CrowdStrike Falcon, Defender for Endpoint and Azure Sentinel.

Remember when antivirus software was the cause of every problem on devices? Workstation running slow? Disable AV. Server running slow, put in a heap of exclusions. Third party app not working, more exclusions. The thought of running multiple antivirus products on an endpoint was outrageous, and basically every vendor told you explicitly not to do it. Thankfully times change, due to a combination of smarter endpoint security products, more powerful computers and a willingness of Microsoft to work along side other vendors, that is no longer the case. Defender for Endpoint now happily sits behind other products in ‘passive mode’, like CrowdStrike Falcon, while still sending great data and integrating into apps like Cloud App Security, you can connect M365 to Sentinel with a native connector.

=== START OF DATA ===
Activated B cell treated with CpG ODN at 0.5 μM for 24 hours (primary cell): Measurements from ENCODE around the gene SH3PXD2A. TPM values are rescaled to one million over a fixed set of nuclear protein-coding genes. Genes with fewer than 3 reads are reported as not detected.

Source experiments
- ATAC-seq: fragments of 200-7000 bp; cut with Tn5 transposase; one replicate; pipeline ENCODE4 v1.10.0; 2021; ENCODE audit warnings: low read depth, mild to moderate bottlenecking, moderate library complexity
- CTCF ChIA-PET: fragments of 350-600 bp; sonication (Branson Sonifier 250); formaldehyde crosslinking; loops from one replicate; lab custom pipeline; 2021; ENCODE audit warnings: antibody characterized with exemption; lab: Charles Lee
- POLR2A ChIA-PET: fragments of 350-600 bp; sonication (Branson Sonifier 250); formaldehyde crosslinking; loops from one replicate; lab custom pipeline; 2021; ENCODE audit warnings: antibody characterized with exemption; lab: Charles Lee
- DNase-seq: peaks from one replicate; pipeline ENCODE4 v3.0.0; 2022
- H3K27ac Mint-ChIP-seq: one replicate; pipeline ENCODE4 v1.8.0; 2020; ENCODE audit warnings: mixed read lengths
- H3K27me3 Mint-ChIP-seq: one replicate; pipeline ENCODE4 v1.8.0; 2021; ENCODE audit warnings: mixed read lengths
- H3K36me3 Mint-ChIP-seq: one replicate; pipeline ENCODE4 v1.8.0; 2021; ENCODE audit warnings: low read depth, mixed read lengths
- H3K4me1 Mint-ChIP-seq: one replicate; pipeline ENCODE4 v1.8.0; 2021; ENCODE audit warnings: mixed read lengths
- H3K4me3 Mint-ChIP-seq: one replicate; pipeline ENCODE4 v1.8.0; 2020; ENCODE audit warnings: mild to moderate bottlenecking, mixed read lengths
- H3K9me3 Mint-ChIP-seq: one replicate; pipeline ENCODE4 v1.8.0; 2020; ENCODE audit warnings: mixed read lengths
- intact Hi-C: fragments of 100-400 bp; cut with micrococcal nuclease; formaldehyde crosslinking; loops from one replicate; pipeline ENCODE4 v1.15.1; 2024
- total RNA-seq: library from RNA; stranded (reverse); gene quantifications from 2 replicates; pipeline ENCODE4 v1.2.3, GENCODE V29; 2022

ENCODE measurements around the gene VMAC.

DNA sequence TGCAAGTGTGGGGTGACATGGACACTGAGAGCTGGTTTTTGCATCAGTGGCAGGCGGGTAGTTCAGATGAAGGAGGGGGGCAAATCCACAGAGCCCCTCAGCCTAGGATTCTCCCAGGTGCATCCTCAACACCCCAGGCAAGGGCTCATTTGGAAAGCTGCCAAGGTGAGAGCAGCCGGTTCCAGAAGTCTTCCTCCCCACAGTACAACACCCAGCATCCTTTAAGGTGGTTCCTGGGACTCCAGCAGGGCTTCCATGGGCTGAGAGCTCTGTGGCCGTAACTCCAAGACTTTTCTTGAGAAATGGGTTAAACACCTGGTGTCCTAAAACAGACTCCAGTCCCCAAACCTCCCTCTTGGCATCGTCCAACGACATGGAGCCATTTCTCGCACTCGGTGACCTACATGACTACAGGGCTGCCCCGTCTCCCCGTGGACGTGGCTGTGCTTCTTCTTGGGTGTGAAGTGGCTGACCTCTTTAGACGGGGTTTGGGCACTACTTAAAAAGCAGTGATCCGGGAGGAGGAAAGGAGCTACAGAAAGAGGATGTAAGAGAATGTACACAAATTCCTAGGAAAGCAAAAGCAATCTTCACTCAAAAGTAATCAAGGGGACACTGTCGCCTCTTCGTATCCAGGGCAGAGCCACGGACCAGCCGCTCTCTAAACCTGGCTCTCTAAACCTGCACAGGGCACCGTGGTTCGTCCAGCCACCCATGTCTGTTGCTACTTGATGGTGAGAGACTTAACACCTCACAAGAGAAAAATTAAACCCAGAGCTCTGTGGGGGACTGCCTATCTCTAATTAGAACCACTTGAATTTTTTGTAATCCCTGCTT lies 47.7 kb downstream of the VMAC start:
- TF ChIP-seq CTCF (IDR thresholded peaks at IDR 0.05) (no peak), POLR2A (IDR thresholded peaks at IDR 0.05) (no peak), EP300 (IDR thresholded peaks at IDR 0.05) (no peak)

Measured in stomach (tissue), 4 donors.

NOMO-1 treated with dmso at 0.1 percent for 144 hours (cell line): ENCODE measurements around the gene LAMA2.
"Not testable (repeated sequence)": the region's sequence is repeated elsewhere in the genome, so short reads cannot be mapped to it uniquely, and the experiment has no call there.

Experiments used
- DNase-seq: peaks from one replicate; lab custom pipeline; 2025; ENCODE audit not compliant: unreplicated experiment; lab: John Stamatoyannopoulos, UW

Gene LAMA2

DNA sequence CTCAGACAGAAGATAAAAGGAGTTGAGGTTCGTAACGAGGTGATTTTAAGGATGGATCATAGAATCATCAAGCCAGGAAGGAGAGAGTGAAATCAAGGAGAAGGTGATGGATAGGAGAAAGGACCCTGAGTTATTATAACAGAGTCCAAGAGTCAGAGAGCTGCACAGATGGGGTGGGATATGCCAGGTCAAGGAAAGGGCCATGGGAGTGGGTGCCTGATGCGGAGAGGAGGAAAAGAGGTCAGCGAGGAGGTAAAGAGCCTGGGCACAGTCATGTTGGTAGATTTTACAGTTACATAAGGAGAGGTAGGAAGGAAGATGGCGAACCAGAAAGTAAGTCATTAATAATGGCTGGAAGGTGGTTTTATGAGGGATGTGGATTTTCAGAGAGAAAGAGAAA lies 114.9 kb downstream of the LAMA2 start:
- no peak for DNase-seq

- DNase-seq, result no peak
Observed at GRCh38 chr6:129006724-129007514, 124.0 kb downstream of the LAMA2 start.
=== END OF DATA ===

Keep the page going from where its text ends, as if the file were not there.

So if you are paying for a non Microsoft product like CrowdStrike or Carbon Black, you probably don’t want to send all the data from those products to Azure Sentinel as well, because a) you are paying for that privilege with your endpoint security vendor already, b) that product may either be managed by the vendor themselves, a partner and/or c) even if you manage it yourself, the quality of the native tooling in those products is part of the reason you pay the money for it and it doesn’t make a lot of sense to lift every event out of there, into Sentinel and try and recreate the wheel.

What we can do though is send some low volume, but high quality data into Sentinel to jump start further investigations or automations based on other data we have in there – the logs from Defender for Endpoint in passive mode, the SecurityAlert table from things like Azure Security Center or Defender for ID, Azure AD sign in logs etc. So for CrowdStrike, in this example, we are just going to send a webhook to Sentinel each time a detection is found, then ingest that into a custom table using a simple Logic App so we can expand our hunting. Hopefully you don’t get too many detections, so this data will basically cost nothing.